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DERBY CHINA - 1755 TO 1848; 1848 TO PRESENT DAY.
History The Derby china factory was established by William Duesbury in 1755. Duesbury was the son of a Longton potter and for some years prior to the establishment of the porcelain factory he had been a china painter in London, executing commissions for Chelsea and Bow, now and again, purchasing undecorated wares and painting them, or painting special pieces to the order of private customers. About 1754 he seems to have been at Longton Hall helping "Littler" with his porcelain factory.
In 1755, with the financial aid of John Heath, he -,arted the factory at Derby, converting a few cottages vao workshops and erecting kilns. Comparatively little is known of the factory and its work until 1770 when Duesbury bought the Chelsea factory. As we have already seen, he kept both factories in operation until 1784, in the meantime buying out the establishment at Bow when it was offered for sale. After1784 all the work was conducted at the Derby factory.
William Duesbury, who was apparently a clever business man and an able manager, died in 1786 and was succeeded in the conduct of the works by his son, the younger William Duesbury who carried on the business until 1795. In 1795, during the minority of the third William Duesbury the factory was conducted by his stepfather, Mr. Kean and the firm was known as Duesbury & Kean. This partnership was dissolved in 1811, owing to family dissensions, and the business was sold to Robert Bloor who had been a clerk and salesman during the former partnership.
Bloor was altogether commercially minded and forsook the standards that had previously prevailed. For a while the factory was highly prosperous, but the cheap ened wares and the lowered standard of decoration brought the inevitable nemesis and the business fell off sadly. In1828 Bloor became deranged and the factory was carried on under a managing clerk, its fortunes sinking lower and lower until it was finally closed in 1848.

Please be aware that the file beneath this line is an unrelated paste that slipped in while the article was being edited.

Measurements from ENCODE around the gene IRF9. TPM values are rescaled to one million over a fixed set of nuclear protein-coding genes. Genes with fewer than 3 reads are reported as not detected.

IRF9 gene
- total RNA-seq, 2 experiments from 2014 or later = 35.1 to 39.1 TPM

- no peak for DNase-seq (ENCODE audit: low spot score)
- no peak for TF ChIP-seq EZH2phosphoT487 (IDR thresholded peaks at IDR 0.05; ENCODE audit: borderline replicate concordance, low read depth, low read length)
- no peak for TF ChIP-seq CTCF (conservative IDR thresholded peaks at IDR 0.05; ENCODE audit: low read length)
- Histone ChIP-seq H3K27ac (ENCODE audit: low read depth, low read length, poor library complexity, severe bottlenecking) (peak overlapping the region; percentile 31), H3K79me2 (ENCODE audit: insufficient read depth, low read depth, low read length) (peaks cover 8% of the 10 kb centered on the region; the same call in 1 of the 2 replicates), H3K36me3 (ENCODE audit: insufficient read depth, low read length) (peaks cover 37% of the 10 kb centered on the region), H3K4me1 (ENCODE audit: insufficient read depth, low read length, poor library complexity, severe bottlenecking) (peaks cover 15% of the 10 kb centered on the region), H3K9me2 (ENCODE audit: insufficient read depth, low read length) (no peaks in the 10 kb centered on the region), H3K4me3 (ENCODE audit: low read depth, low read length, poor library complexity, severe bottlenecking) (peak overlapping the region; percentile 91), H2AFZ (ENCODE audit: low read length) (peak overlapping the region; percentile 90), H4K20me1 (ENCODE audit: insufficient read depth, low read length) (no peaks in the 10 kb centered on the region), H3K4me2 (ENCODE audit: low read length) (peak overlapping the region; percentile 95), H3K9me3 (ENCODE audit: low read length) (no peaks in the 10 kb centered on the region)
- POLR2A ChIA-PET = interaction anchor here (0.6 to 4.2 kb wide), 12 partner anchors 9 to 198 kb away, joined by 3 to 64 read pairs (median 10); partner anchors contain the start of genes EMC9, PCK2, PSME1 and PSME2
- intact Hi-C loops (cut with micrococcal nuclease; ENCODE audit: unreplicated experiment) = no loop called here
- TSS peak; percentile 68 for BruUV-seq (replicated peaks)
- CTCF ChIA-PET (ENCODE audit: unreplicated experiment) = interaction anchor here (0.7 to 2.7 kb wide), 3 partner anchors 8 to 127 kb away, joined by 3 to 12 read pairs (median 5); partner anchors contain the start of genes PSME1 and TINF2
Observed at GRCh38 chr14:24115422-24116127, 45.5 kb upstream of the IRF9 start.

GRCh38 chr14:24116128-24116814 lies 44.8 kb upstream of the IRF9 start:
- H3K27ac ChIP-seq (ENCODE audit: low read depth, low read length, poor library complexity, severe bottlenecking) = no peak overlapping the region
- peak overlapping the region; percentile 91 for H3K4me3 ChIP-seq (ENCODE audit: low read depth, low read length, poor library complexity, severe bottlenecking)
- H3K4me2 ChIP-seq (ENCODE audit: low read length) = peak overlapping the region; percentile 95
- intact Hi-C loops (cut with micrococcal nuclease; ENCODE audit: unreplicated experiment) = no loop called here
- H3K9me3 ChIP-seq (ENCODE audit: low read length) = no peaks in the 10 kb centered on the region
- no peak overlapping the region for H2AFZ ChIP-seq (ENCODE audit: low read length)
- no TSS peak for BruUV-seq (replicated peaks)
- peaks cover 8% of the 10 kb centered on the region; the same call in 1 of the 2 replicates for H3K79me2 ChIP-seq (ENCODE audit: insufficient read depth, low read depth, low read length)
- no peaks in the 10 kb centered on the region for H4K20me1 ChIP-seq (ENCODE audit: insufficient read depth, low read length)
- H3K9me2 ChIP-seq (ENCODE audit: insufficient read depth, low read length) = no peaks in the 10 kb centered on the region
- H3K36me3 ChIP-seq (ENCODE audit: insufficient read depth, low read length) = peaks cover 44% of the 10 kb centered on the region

A small factory was then started by a group of the old Derby workmen with a Mr. Locker, formerly chief clerk, as the manager. From this nucleus a business grew up which has been carried on to the present day. In 1876 a new and altogether distinct company was formed which is known as the Royal Crown Derby Porcelain Company.
THE BODY. While there is no definite information to be obtained respecting the body and glaze of the earliest Derby ware, it was almost certainly a glassy or soft paste like the body first in use at Bow and Chelsea. By 1764 experiments had evidently been in progress for improving the composition of the body. It was then that Richard Holdship, one of the partners of the Worcester company, in a most unprincipled and dishonest manner, betrayed the interest of his own organisation and engaged "to impart in writing to Duesbury and Heath his secret process for making china according to the proofs already made by him, and to supply them with all sufficient quantities of soapy rock at fair prices." Presumably the Derby body was improved and hardened as a result of this underhand deal. There seems also to have been a change about 1770 for one of the first things Duesbury did on buying the Chelsea factory was to send ten bags of boneash from there to the plant at Derby. About the end of the century the regular bone porcelain composition, comprising, china clay, china-stone and bone-ash, was adopted. The early body had a mellow creamy tone, and this mellowness was never wholly lost, although in the later, harder body it was not so noticeable.